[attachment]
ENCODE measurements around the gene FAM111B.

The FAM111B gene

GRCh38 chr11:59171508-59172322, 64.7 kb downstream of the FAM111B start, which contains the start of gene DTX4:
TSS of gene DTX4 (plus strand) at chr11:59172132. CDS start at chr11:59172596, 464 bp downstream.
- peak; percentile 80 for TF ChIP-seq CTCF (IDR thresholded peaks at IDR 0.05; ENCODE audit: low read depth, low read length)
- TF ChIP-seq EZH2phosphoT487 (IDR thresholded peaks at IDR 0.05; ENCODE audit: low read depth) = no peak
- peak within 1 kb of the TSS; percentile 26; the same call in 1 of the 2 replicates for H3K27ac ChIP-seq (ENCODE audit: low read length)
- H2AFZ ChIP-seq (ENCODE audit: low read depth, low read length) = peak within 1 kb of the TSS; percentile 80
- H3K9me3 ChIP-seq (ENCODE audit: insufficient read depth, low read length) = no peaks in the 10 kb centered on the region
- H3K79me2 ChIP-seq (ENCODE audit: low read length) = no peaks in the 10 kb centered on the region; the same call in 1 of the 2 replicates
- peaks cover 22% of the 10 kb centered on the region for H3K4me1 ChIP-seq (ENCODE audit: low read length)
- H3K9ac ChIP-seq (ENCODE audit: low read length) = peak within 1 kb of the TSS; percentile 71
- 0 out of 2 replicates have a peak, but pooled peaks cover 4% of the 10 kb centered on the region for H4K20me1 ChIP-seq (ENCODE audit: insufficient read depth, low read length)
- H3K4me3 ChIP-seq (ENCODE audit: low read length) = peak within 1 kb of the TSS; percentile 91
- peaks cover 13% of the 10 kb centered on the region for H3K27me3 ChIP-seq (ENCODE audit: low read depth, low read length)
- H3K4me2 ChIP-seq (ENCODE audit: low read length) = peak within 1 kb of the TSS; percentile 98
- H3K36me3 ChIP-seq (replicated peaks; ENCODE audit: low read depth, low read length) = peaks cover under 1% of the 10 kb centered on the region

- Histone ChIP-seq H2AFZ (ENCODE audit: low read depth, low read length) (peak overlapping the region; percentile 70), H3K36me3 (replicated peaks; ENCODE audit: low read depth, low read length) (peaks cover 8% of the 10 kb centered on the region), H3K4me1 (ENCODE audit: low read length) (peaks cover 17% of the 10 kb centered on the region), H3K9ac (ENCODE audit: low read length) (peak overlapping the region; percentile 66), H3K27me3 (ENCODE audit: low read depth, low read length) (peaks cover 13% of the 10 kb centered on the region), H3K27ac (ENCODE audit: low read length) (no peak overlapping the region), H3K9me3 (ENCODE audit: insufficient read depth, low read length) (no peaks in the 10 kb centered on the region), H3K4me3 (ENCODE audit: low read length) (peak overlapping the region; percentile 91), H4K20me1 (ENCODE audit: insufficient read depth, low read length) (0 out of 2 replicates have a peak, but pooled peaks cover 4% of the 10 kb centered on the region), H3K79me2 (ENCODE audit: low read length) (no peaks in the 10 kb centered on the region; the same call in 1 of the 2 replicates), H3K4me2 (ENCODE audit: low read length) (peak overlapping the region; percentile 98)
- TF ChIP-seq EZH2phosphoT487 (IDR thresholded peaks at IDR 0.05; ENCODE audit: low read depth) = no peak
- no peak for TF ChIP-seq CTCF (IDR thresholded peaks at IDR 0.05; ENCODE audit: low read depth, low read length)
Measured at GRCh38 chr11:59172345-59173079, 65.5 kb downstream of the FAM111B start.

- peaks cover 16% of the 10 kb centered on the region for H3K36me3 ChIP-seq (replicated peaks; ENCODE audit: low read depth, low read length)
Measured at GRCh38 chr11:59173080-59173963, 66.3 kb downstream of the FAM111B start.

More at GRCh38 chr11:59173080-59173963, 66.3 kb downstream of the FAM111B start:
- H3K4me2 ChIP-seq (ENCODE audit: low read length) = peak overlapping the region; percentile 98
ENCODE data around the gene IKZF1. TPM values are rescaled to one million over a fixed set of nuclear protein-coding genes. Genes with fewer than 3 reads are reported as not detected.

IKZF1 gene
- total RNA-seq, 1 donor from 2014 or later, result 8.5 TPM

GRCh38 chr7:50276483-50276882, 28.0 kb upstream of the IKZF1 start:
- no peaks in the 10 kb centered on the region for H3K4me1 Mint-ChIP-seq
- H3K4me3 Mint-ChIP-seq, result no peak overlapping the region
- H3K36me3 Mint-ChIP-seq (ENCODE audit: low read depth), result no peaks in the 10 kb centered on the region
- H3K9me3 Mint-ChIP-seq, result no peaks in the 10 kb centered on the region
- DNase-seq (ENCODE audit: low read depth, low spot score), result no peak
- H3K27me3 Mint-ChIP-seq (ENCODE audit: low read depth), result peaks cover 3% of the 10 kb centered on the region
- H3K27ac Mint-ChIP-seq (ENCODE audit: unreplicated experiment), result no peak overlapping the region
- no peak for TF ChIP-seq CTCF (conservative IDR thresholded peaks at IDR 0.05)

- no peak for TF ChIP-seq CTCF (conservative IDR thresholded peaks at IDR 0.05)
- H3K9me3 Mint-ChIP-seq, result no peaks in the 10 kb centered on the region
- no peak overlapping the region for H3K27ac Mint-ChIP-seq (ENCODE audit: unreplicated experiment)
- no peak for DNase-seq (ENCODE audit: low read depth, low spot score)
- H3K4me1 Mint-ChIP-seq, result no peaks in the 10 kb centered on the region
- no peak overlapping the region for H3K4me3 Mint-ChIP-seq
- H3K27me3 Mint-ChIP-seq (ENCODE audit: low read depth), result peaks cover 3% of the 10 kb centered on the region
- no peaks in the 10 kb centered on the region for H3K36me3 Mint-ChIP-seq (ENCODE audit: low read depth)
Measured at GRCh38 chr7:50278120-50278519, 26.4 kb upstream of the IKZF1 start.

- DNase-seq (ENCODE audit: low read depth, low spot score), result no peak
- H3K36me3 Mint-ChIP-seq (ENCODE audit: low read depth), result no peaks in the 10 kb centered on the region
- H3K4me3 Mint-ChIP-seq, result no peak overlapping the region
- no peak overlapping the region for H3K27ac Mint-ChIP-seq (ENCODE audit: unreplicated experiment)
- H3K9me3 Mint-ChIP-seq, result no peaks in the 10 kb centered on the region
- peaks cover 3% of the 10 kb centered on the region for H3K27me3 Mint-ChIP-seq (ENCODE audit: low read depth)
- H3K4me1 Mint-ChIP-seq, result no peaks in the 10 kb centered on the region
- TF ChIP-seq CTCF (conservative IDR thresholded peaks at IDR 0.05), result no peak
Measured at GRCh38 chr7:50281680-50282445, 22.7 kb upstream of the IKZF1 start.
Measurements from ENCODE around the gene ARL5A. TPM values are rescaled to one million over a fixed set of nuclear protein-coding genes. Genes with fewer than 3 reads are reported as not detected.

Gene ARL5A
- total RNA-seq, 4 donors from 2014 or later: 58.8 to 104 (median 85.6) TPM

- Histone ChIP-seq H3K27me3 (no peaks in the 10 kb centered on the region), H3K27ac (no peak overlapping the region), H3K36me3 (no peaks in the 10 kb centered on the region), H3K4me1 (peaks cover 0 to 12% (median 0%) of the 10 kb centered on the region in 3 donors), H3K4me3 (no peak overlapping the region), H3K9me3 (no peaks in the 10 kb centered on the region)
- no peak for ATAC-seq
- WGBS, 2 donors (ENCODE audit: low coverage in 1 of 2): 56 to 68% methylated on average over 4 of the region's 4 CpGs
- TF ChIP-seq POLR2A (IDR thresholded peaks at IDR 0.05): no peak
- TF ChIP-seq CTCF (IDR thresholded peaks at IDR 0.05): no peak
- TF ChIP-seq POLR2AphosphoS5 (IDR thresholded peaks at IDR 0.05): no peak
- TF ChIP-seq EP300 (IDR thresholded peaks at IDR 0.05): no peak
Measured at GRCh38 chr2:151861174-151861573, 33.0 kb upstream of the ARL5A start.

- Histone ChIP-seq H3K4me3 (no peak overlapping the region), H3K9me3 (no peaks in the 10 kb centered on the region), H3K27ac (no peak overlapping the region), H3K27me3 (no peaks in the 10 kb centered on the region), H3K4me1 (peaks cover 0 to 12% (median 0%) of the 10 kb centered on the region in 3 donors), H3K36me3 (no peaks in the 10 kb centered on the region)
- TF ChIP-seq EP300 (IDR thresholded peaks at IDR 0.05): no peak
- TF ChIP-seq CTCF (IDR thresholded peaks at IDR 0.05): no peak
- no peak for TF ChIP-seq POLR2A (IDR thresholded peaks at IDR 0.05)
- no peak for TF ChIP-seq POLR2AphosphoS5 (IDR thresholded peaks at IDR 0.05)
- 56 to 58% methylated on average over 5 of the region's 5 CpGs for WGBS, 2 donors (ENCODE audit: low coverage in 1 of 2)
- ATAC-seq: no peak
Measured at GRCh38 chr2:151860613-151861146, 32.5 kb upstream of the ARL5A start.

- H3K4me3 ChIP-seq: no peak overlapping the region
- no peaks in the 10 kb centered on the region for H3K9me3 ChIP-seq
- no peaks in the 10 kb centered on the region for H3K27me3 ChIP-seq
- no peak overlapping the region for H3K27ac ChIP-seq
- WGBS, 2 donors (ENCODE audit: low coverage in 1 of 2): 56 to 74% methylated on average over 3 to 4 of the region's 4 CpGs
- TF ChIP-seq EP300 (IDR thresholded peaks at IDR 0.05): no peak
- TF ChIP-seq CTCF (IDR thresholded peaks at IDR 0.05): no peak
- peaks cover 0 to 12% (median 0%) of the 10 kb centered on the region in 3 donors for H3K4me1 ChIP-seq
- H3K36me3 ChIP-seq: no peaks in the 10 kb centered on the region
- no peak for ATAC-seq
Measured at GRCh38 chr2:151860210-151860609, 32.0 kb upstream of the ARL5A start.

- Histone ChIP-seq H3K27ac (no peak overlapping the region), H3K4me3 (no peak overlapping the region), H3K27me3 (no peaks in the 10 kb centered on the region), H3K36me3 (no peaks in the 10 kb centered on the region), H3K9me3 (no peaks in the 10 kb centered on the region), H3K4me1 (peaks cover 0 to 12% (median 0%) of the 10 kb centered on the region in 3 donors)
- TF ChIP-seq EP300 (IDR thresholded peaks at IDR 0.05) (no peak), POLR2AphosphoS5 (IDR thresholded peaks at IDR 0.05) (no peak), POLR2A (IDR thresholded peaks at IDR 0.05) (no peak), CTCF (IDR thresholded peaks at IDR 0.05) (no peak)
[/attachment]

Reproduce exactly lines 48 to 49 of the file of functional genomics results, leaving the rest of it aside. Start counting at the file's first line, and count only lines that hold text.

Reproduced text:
- H3K36me3 Mint-ChIP-seq (ENCODE audit: low read depth), result no peaks in the 10 kb centered on the region
- H3K4me3 Mint-ChIP-seq, result no peak overlapping the region